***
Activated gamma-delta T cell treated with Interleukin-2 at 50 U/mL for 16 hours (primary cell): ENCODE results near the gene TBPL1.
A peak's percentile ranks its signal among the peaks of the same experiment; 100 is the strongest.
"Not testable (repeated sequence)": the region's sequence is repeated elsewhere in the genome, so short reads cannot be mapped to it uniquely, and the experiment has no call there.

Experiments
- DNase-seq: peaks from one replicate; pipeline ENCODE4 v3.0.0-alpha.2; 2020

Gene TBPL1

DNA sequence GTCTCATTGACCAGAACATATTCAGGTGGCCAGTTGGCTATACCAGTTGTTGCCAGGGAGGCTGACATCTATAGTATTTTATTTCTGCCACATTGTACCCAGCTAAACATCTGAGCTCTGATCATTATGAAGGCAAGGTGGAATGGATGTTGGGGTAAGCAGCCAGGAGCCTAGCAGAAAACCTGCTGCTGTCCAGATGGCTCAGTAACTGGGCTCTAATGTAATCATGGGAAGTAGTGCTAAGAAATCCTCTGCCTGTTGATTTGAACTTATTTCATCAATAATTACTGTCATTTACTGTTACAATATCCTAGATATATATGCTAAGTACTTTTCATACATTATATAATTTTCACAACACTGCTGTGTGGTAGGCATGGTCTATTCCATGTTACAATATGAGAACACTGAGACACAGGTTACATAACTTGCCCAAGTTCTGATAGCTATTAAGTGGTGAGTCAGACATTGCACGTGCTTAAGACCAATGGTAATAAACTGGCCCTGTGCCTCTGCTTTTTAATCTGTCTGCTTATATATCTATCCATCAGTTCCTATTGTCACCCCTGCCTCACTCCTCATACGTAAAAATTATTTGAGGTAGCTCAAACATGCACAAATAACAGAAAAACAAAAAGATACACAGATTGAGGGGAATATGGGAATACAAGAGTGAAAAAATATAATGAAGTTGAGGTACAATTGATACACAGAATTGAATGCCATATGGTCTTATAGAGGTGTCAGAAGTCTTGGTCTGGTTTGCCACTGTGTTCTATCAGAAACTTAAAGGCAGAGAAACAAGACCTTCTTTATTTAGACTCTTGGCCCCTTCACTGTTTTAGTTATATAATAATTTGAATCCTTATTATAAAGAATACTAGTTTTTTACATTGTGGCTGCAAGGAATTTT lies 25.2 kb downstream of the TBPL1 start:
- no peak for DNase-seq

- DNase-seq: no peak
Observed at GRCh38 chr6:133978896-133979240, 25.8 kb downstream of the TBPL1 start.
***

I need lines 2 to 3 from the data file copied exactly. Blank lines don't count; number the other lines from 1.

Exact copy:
A peak's percentile ranks its signal among the peaks of the same experiment; 100 is the strongest.
"Not testable (repeated sequence)": the region's sequence is repeated elsewhere in the genome, so short reads cannot be mapped to it uniquely, and the experiment has no call there.